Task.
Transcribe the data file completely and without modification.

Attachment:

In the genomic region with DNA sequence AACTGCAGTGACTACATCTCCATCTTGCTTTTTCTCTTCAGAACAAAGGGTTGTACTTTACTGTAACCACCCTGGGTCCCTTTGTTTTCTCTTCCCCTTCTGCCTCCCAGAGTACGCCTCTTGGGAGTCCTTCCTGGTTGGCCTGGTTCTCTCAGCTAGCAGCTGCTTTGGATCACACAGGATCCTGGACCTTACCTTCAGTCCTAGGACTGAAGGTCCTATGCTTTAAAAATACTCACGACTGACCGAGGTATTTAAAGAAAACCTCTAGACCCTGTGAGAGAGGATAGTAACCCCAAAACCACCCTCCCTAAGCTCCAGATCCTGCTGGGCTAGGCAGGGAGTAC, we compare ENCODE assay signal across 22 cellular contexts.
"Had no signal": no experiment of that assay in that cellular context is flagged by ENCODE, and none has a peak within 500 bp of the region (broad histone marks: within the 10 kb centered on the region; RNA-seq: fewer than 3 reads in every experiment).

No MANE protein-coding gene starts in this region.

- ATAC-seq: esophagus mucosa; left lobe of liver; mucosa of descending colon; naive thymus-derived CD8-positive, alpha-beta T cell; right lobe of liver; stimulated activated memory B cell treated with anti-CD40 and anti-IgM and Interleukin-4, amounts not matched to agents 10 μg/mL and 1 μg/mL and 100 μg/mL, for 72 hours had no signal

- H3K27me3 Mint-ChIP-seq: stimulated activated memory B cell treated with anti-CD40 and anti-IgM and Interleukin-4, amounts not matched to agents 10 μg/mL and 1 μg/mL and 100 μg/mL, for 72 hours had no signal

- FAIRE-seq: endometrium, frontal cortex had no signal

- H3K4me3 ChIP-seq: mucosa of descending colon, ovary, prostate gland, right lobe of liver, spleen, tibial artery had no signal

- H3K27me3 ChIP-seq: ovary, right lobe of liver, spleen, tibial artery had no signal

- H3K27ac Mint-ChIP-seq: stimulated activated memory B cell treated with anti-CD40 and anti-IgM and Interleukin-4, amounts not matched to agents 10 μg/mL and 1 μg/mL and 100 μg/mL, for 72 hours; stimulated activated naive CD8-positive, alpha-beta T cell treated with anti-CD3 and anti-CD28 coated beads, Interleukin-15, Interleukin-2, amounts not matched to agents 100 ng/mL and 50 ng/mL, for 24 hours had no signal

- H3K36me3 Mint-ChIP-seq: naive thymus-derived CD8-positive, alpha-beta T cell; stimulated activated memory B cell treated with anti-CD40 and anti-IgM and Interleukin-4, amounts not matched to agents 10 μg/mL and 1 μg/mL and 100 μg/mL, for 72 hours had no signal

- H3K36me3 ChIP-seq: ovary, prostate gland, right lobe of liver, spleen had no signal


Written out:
In the genomic region with DNA sequence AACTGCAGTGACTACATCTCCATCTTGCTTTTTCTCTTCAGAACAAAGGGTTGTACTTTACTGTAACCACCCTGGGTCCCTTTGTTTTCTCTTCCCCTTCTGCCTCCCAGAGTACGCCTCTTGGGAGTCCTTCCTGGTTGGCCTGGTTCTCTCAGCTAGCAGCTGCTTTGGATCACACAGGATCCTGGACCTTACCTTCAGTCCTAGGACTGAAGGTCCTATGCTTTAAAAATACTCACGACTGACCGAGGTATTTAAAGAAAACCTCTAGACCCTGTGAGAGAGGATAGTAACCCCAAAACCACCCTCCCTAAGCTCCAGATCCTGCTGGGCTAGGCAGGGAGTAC, we compare ENCODE assay signal across 22 cellular contexts.
"Had no signal": no experiment of that assay in that cellular context is flagged by ENCODE, and none has a peak within 500 bp of the region (broad histone marks: within the 10 kb centered on the region; RNA-seq: fewer than 3 reads in every experiment).

No MANE protein-coding gene starts in this region.

- ATAC-seq: esophagus mucosa; left lobe of liver; mucosa of descending colon; naive thymus-derived CD8-positive, alpha-beta T cell; right lobe of liver; stimulated activated memory B cell treated with anti-CD40 and anti-IgM and Interleukin-4, amounts not matched to agents 10 μg/mL and 1 μg/mL and 100 μg/mL, for 72 hours had no signal

- H3K27me3 Mint-ChIP-seq: stimulated activated memory B cell treated with anti-CD40 and anti-IgM and Interleukin-4, amounts not matched to agents 10 μg/mL and 1 μg/mL and 100 μg/mL, for 72 hours had no signal

- FAIRE-seq: endometrium, frontal cortex had no signal

- H3K4me3 ChIP-seq: mucosa of descending colon, ovary, prostate gland, right lobe of liver, spleen, tibial artery had no signal

- H3K27me3 ChIP-seq: ovary, right lobe of liver, spleen, tibial artery had no signal

- H3K27ac Mint-ChIP-seq: stimulated activated memory B cell treated with anti-CD40 and anti-IgM and Interleukin-4, amounts not matched to agents 10 μg/mL and 1 μg/mL and 100 μg/mL, for 72 hours; stimulated activated naive CD8-positive, alpha-beta T cell treated with anti-CD3 and anti-CD28 coated beads, Interleukin-15, Interleukin-2, amounts not matched to agents 100 ng/mL and 50 ng/mL, for 24 hours had no signal

- H3K36me3 Mint-ChIP-seq: naive thymus-derived CD8-positive, alpha-beta T cell; stimulated activated memory B cell treated with anti-CD40 and anti-IgM and Interleukin-4, amounts not matched to agents 10 μg/mL and 1 μg/mL and 100 μg/mL, for 72 hours had no signal

- H3K36me3 ChIP-seq: ovary, prostate gland, right lobe of liver, spleen had no signal